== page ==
A circuit comprising Rogers R/flex 3800 liquid crystalline polymer film as the dielectric layer, and which is clad on both sides with copper foil is available from Rogers Corporation under the trade name R/flex 3850®. The liquid crystalline polymer circuit substrate in this material exhibits a nematic melting point as measured by DSC of 315° C. A circuit substrate having a Rogers R/flex 3800 liquid crystalline polymer film as the dielectric layer, and which is clad on one side with copper foil is available from Rogers Corporation under the trade name R/flex 3600®. The liquid crystalline polymer substrate in this material exhibits a nematic melting point of 290° C. as measured by DSC.
A model double-sided circuit was made by etching a series of parallel ⅛ inch wide lines into the copper foil of a 6 inch×6 inch×0.002 inch R/flex 3850® laminate. Two sheets of 0.002-inch thick R/flex 3600® circuit substrate were then laminated to the outside layers of the R/flex 3850®laminate at a temperature of 290° C. and a pressure of 75 psi for 35 minutes. The multi-layer circuit subassembly was cooled in the press to room temperature and the pressure then removed. One-eighth inch wide strips were etched in the outer layers of copper foil. The multi-layer circuit subassembly was then annealed by placing it in an oven between 0.100 inch thick stainless steel plates for 1.5 hours at a temperature of 270° C.
An additional two layers of 0.002 inch thick R/flex 3600® circuit substrate were laminated to the outside layers above mentioned multi-layer circuit subassembly at a temperature of 290° C. and a pressure of 75 psi for 35 minutes. The resulting multi-layer circuit subassembly (now with the additional two layers of R/flex 3600® substrate) was cooled in the press to room temperature and the pressure then removed. Once again, one-eighth inch wide strips were etched in the outer layers of copper foil and the multi-layer circuit subassembly was then annealed by placing it in an oven between 0.100 inch thick stainless steel plates for 1.5 hours at a temperature of 270° C.
The same process of adding outer layers of R/flex 3600®substrate was repeated, including the etching of the ⅛ inch wide lines and a third annealing step.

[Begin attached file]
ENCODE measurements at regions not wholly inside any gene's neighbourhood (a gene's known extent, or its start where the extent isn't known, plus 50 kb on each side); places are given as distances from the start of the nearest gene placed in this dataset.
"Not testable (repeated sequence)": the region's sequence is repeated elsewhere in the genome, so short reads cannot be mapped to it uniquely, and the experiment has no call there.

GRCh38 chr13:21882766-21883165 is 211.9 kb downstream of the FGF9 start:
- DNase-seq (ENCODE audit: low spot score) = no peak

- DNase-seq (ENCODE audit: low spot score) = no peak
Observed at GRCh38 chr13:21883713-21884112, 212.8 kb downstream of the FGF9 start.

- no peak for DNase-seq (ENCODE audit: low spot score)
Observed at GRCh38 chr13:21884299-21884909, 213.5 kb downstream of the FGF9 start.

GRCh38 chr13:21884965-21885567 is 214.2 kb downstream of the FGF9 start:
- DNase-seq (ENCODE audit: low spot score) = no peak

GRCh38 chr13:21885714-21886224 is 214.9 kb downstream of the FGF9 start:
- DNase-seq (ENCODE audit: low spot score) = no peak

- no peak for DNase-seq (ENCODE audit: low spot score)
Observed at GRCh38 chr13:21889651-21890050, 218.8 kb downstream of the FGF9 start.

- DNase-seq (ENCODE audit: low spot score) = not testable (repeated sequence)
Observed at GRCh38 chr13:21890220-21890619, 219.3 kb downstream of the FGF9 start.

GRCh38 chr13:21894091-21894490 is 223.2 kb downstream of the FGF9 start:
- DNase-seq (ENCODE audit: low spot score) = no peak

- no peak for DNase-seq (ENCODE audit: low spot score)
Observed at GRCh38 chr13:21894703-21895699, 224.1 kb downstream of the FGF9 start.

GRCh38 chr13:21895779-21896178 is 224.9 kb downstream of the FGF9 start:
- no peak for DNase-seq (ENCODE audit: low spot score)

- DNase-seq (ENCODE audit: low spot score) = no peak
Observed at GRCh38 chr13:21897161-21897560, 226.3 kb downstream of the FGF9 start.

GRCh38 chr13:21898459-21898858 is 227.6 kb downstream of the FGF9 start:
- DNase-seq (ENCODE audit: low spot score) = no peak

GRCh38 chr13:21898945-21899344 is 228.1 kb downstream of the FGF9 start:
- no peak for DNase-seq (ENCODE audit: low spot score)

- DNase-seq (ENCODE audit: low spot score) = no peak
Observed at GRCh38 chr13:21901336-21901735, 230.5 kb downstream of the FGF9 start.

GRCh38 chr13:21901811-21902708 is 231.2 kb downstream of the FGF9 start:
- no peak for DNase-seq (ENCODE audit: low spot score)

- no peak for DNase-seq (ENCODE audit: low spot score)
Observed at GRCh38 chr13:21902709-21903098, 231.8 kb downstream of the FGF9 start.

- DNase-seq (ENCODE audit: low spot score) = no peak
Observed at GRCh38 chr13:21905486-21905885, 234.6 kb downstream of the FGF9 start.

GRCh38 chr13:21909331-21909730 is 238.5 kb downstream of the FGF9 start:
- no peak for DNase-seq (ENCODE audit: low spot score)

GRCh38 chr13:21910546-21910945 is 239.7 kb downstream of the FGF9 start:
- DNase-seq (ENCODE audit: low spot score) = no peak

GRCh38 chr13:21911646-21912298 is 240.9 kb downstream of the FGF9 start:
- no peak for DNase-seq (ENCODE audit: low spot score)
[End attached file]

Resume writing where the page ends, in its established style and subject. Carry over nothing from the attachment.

The nematic melting point of the outer layer film was measured after the third annealing step using the DSC method. The annealing was found to have increased the melting point of the R/flex 3600® substrate from 290° C. to 311° C.
The multi-layer circuit assembly was cross-sectioned and examined. No movement of the copper traces was found to have occurred during any of the three lamination steps.
The same process was repeated without the effective oven annealing steps. No substantial increase was noted in the nematic melting point. Significant movement of the etched copper lines in the inner layers was noted. Without the annealing step, sequential lamination of a multi-layer circuit subassembly using the same melting point liquid crystalline polymer material and same bonding temperature does not lead to a usable multilayer circuit.
While preferred embodiments have been shown and described, various modifications and substitutions may be made thereto without departing from the spirit and scope of the invention. Accordingly, it is to be understood that the present invention has been described by way of illustration and not limitations.
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|U.S. Classification||29/830, 29/846, 156/272.2, 29/831, 29/829|
|International Classification||H05K3/36, H05K3/46, H05K3/00, H05K1/03|
|Cooperative Classification||H05K2203/1105, H05K3/0011, H05K2201/0141, Y10T29/49155, H05K3/4626, Y10T29/49128, Y10T29/49126, Y10T29/49124|
|European Classification||H05K3/46B5, H05K3/00K|
|Apr 9, 2004||AS||Assignment|
Owner name: WORLD PROPERTIES, INC., ILLINOIS
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|Dec 2, 2010||AS||Assignment|
Owner name: JPMORGAN CHASE BANK, N.A., AS ADMINISTRATIVE AGENT
Free format text: SECURITY AGREEMENT;ASSIGNOR:WORLD PROPERTIES, INC.;REEL/FRAME:025438/0024
Effective date: 20101123
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Owner name: JPMORGAN CHASE BANK, N.A., AS ADMINISTRATIVE AGENT